Robert Steven Kaplan is Senior Associate Dean and the Martin Marshall Professor of Management Practice in Business Administration at Harvard Business School. He is also co-chairman of the Draper Richards Kaplan Foundation, a global venture philanthropy firm, as well as chairman and a founding partner of Indaba Capital Management. Before joining Harvard in 2005, Kaplan was vice chairman of the Goldman Sachs Group.

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Most Helpful Customer Reviews

9 of 10 people found the following review helpful By Robert Morris TOP 100 REVIEWER on 20 May 2013
Format: Hardcover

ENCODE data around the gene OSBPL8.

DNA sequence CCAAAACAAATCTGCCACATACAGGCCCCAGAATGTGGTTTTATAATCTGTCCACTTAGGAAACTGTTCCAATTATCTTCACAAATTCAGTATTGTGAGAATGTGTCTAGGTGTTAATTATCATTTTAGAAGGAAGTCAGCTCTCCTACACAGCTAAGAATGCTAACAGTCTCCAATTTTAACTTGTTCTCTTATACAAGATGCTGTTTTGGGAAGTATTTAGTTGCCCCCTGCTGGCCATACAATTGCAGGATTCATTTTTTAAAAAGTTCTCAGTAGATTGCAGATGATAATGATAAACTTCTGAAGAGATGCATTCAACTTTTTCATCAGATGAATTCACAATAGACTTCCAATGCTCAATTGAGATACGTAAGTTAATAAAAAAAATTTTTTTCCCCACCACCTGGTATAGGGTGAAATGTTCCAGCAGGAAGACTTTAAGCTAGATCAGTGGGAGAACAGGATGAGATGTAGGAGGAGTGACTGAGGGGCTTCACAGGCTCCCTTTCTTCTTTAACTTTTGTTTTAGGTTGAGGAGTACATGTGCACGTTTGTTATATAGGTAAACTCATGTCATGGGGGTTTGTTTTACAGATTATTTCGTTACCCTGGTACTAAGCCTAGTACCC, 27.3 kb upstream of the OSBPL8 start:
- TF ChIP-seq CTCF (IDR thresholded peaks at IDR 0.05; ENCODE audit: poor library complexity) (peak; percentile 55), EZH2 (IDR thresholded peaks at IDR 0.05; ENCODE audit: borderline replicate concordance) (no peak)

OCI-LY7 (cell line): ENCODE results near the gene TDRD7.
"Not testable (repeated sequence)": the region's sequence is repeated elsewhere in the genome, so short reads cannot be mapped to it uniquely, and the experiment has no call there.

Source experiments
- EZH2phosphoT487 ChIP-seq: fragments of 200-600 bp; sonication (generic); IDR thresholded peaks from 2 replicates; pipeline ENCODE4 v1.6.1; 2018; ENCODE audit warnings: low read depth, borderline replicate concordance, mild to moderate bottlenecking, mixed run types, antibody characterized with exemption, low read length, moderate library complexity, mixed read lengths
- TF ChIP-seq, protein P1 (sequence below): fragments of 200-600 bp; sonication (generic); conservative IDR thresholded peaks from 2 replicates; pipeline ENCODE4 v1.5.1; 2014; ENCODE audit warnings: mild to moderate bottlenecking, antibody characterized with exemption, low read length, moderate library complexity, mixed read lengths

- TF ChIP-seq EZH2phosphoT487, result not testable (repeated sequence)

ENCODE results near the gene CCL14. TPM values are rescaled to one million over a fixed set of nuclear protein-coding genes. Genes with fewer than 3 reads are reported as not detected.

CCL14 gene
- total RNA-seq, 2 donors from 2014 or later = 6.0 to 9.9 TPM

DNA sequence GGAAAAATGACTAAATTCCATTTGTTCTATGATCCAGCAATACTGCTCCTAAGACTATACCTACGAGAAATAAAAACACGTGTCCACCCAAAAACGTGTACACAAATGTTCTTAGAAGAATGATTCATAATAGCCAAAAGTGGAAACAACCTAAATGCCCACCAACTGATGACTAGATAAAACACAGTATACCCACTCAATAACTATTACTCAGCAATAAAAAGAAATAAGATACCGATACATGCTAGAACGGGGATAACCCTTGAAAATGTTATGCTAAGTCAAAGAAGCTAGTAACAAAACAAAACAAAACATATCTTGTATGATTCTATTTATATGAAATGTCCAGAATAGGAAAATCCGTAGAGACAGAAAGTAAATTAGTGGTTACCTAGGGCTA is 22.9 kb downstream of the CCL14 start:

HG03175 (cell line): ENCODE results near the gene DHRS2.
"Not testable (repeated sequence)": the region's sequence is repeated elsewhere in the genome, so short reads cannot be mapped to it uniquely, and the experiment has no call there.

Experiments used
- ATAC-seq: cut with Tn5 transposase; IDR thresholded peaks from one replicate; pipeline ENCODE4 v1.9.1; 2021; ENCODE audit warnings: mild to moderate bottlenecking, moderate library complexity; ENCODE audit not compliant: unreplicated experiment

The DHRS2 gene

Self-improvement initiatives or, if you prefer, self-fulfillment or self-actualization initiatives, are best viewed as an on-going journey, not as an ultimate destination. Many authors of books about that process invoke the map or road map metaphor, and rightly so, because it implies and (yes) enables all manner of appropriate dimensions of internal as well as external exploration and discovery. This seems to be what Robert Steven Kaplan has in mind when observing, "I have come to believe that the key to achieving your aspirations lies not in `being a success' but rather in [begin italics] working to reach your unique potential [end italics]. This requires you to create your own definition of success rather than accept a definition created by others...This approach takes courage and hard work. It does not yield easy answers or get you to a final destination. It is, instead, a multistage, lifelong effort. It involves developing a different mind-set and a new set of work habits."